Be clear about your reasons for wanting to engage more with LGBT+ people of colour and make accessing a trial session or similar introductory experience as easy as possible for anyone who’s interested in learning more. Have an email template ready which you can adapt and send out; keep up the conversation through follow-up messages; and ensure your potential new recruits are added to mailing lists, group chats etc in a timely fashion.

“How do you deal with negative feedback towards trans athletes on social media? How should you reply? What terminology is best to use?”

Depending on the social media platform, this negative feedback could manifest in different ways – on Facebook, it could be negative emoji reactions as well as comments, for example.

Firstly, never react or reply in anger – your first response should be to consider hiding the written feedback; this doesn’t alert the person who posted, but does conceal the feedback from anyone else. If you’re on Twitter, you can also mute the user.

If that’s not working for you and the negativity is increasing, the next step to consider is blocking the user. This removes them from interacting with you completely. They will know you’ve done this so you need to think ahead. If the user clearly has very little influence on the social media platform, e.g. very few followers / is an obvious bot or troll, blocking is the best option.

Remember, unless you have a locked account (Twitter and Instagram), your reply – if you make one – will be visible to anyone. If a specific athlete is being discussed, try not to have them tagged into the post, particularly if the negativity is already escalating.

Outside of elite sport, the participation of trans and non-binary people is likely to operate on a social model. Make sure you have a thorough knowledge of the applicable inclusion policy for your sport and be prepared to quote this if you make the decision to reply.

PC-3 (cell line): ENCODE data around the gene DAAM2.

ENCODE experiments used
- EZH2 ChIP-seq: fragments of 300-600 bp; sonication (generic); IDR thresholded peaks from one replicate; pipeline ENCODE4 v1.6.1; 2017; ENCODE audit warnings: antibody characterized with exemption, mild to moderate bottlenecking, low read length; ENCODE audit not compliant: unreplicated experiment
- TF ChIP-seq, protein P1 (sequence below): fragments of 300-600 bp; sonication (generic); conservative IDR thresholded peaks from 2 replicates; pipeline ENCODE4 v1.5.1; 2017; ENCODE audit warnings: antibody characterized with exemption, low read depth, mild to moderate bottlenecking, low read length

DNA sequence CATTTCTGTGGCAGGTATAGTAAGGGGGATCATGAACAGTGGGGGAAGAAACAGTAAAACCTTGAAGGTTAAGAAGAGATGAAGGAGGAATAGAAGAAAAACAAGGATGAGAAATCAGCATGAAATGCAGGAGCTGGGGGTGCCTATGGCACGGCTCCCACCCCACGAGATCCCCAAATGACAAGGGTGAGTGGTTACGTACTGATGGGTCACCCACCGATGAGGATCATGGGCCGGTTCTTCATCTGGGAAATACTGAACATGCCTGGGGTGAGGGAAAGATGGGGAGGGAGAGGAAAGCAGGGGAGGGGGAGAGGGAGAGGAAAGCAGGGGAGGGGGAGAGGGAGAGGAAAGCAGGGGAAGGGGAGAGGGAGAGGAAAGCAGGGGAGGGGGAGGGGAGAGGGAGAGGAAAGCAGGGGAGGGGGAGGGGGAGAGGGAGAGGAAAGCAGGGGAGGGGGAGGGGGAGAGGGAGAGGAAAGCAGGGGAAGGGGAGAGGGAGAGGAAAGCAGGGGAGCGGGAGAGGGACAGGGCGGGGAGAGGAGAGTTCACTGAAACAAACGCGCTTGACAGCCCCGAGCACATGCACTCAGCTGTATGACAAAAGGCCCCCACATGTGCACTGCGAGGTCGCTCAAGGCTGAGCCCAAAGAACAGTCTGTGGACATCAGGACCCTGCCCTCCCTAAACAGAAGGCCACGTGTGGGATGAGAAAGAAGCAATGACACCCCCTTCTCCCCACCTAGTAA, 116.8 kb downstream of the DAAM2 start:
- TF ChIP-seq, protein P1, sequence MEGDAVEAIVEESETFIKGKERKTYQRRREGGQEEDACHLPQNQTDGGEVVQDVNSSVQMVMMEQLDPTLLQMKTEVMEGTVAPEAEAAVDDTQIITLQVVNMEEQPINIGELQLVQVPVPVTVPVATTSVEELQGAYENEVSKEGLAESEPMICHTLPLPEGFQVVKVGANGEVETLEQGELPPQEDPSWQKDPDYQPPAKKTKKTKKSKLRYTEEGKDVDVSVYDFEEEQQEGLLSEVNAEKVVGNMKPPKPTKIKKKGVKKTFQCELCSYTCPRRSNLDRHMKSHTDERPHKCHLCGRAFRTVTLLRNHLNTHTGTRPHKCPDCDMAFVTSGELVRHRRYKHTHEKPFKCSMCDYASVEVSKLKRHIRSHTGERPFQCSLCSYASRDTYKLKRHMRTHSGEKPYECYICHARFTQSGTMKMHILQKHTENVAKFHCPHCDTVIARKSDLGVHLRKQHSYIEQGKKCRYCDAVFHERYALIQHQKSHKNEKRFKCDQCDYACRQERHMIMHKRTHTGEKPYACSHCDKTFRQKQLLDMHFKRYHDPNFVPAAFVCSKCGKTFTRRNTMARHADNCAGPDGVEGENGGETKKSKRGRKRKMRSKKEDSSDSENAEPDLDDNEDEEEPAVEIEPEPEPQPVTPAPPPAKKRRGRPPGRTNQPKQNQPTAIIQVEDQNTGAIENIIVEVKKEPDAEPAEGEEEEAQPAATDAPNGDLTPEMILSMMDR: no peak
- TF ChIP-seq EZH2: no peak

Opportunities for trans athletes in elite sport – particularly trans women athletes – vary depending on the sport itself, and policies are still evolving in line with academic research and sports science. You could be communicating on behalf of the governing body or sports organisation. If you feel you must intervene, we suggest moving the discussion towards the existing policy and away from the athlete or athletes in question. Study the policy carefully and be prepared to quote the terminology it uses.

“How do you get hold of trans guidelines within governing bodies, as some are there but people don’t know they exist?”

All governing bodies should make their trans inclusion policies available in the public domain. If you can’t obtain it through their website or an email enquiry, try seeking out help from Sport England, the Sport and Recreation Alliance, and Pride Sports.

“What are some strong ways to mention one’s club is LGBT+ inclusive, without sounding like it’s virtue signalling?”

We believe the strongest way to demonstrate your club’s LGBT+ inclusivity is through communicating the lived experiences of your LGBT+ members and their allies. Invite them to share their assessments of how inclusive you are as a club and amplify their voices through your channels – blogs, podcasts, short films, and social media.

If you’re not able to do this for whatever reason, consider what evidence is available to you. Does your club have a connection with any LGBT+ organisations? What commitments have you made to inclusion – are these in writing and easily discoverable, such as through your website? What campaigns or initiatives do you support e.g. Rainbow Laces, Football v Homophobia, Pride Month etc, and have you documented your support for them? LGBT+ people respond positively to all these signals – they communicate an understanding of what inclusion looks like, with substance and action that goes beyond virtue.

For people who react negatively and who question your intentions, remember that you do not need their approval to undertake LGBT+ inclusion work. Mentioning Pride or a similar theme is about more than mere sentiment when you’re able to demonstrate your own commitment to creating a welcoming environment in sport.

Thank you to Pride Sports UK and the Sport and Recreation Alliance for the opportunity to share advice on Communicating LGBT+ Inclusion.

Further reading…

‘Rainbow Ready’: Resources for Communicating LGBT+ Inclusion in Sport